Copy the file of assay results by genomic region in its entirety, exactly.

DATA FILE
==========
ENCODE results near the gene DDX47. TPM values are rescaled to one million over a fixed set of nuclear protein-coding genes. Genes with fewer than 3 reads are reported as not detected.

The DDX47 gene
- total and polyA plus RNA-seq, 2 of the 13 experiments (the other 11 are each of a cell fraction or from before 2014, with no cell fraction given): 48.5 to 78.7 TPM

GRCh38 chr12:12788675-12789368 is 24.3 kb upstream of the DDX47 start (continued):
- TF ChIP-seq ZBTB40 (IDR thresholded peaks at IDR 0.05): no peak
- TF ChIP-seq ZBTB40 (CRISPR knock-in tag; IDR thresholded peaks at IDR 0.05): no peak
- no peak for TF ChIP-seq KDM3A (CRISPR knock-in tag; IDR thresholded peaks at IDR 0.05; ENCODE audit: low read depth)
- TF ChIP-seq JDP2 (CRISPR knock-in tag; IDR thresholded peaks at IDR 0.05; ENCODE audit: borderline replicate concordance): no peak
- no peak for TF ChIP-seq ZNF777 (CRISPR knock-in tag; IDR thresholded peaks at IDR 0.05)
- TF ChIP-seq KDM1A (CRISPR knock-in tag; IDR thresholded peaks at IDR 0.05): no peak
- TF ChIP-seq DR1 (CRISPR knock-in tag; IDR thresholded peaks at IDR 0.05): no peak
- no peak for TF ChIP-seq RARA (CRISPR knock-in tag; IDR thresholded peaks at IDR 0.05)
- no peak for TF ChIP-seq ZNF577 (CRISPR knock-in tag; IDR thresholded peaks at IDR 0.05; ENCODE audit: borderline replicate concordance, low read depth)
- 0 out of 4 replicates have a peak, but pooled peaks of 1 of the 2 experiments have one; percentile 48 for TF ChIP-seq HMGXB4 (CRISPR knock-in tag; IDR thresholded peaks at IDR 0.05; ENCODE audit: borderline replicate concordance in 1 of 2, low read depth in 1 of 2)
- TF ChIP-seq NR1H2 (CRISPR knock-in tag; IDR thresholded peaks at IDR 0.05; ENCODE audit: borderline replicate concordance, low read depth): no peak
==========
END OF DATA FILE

ENCODE results near the gene DDX47. TPM values are rescaled to one million over a fixed set of nuclear protein-coding genes. Genes with fewer than 3 reads are reported as not detected.

The DDX47 gene
- total and polyA plus RNA-seq, 2 of the 13 experiments (the other 11 are each of a cell fraction or from before 2014, with no cell fraction given): 48.5 to 78.7 TPM

GRCh38 chr12:12788675-12789368 is 24.3 kb upstream of the DDX47 start (continued):
- TF ChIP-seq ZBTB40 (IDR thresholded peaks at IDR 0.05): no peak
- TF ChIP-seq ZBTB40 (CRISPR knock-in tag; IDR thresholded peaks at IDR 0.05): no peak
- no peak for TF ChIP-seq KDM3A (CRISPR knock-in tag; IDR thresholded peaks at IDR 0.05; ENCODE audit: low read depth)
- TF ChIP-seq JDP2 (CRISPR knock-in tag; IDR thresholded peaks at IDR 0.05; ENCODE audit: borderline replicate concordance): no peak
- no peak for TF ChIP-seq ZNF777 (CRISPR knock-in tag; IDR thresholded peaks at IDR 0.05)
- TF ChIP-seq KDM1A (CRISPR knock-in tag; IDR thresholded peaks at IDR 0.05): no peak
- TF ChIP-seq DR1 (CRISPR knock-in tag; IDR thresholded peaks at IDR 0.05): no peak
- no peak for TF ChIP-seq RARA (CRISPR knock-in tag; IDR thresholded peaks at IDR 0.05)
- no peak for TF ChIP-seq ZNF577 (CRISPR knock-in tag; IDR thresholded peaks at IDR 0.05; ENCODE audit: borderline replicate concordance, low read depth)
- 0 out of 4 replicates have a peak, but pooled peaks of 1 of the 2 experiments have one; percentile 48 for TF ChIP-seq HMGXB4 (CRISPR knock-in tag; IDR thresholded peaks at IDR 0.05; ENCODE audit: borderline replicate concordance in 1 of 2, low read depth in 1 of 2)
- TF ChIP-seq NR1H2 (CRISPR knock-in tag; IDR thresholded peaks at IDR 0.05; ENCODE audit: borderline replicate concordance, low read depth): no peak